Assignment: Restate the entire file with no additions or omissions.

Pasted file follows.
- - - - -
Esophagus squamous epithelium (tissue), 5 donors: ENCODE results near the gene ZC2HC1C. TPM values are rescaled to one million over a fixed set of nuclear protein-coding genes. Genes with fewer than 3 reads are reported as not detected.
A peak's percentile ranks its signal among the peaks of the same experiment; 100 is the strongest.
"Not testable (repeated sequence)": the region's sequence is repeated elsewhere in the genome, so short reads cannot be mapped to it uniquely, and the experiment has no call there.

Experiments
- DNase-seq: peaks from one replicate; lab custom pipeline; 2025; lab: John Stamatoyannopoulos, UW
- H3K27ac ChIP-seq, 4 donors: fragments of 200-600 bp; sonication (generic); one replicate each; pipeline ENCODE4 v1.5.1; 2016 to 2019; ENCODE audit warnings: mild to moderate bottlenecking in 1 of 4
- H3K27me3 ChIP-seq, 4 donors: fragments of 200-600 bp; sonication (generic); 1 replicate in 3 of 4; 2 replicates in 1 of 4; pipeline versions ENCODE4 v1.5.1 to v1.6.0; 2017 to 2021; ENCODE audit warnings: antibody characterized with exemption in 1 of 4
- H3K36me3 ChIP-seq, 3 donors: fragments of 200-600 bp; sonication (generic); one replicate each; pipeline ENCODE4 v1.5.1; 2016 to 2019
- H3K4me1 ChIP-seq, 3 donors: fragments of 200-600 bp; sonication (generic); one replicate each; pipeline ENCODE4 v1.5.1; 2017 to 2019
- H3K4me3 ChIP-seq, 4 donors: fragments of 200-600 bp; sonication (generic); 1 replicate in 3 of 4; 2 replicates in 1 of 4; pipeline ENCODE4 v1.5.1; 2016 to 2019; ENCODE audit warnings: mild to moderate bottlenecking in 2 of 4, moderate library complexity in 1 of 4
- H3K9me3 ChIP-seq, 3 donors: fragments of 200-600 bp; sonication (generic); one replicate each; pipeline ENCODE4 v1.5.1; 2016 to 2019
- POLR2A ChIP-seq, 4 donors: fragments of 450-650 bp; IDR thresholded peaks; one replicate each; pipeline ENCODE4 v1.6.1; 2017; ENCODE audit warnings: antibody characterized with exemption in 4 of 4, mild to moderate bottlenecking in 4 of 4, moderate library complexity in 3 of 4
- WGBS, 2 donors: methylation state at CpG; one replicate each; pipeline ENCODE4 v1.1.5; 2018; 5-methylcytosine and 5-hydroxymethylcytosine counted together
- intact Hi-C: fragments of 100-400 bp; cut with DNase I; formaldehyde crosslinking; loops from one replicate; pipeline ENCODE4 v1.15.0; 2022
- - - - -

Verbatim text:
Esophagus squamous epithelium (tissue), 5 donors: ENCODE results near the gene ZC2HC1C. TPM values are rescaled to one million over a fixed set of nuclear protein-coding genes. Genes with fewer than 3 reads are reported as not detected.
A peak's percentile ranks its signal among the peaks of the same experiment; 100 is the strongest.
"Not testable (repeated sequence)": the region's sequence is repeated elsewhere in the genome, so short reads cannot be mapped to it uniquely, and the experiment has no call there.

Experiments
- DNase-seq: peaks from one replicate; lab custom pipeline; 2025; lab: John Stamatoyannopoulos, UW
- H3K27ac ChIP-seq, 4 donors: fragments of 200-600 bp; sonication (generic); one replicate each; pipeline ENCODE4 v1.5.1; 2016 to 2019; ENCODE audit warnings: mild to moderate bottlenecking in 1 of 4
- H3K27me3 ChIP-seq, 4 donors: fragments of 200-600 bp; sonication (generic); 1 replicate in 3 of 4; 2 replicates in 1 of 4; pipeline versions ENCODE4 v1.5.1 to v1.6.0; 2017 to 2021; ENCODE audit warnings: antibody characterized with exemption in 1 of 4
- H3K36me3 ChIP-seq, 3 donors: fragments of 200-600 bp; sonication (generic); one replicate each; pipeline ENCODE4 v1.5.1; 2016 to 2019
- H3K4me1 ChIP-seq, 3 donors: fragments of 200-600 bp; sonication (generic); one replicate each; pipeline ENCODE4 v1.5.1; 2017 to 2019
- H3K4me3 ChIP-seq, 4 donors: fragments of 200-600 bp; sonication (generic); 1 replicate in 3 of 4; 2 replicates in 1 of 4; pipeline ENCODE4 v1.5.1; 2016 to 2019; ENCODE audit warnings: mild to moderate bottlenecking in 2 of 4, moderate library complexity in 1 of 4
- H3K9me3 ChIP-seq, 3 donors: fragments of 200-600 bp; sonication (generic); one replicate each; pipeline ENCODE4 v1.5.1; 2016 to 2019
- POLR2A ChIP-seq, 4 donors: fragments of 450-650 bp; IDR thresholded peaks; one replicate each; pipeline ENCODE4 v1.6.1; 2017; ENCODE audit warnings: antibody characterized with exemption in 4 of 4, mild to moderate bottlenecking in 4 of 4, moderate library complexity in 3 of 4
- WGBS, 2 donors: methylation state at CpG; one replicate each; pipeline ENCODE4 v1.1.5; 2018; 5-methylcytosine and 5-hydroxymethylcytosine counted together
- intact Hi-C: fragments of 100-400 bp; cut with DNase I; formaldehyde crosslinking; loops from one replicate; pipeline ENCODE4 v1.15.0; 2022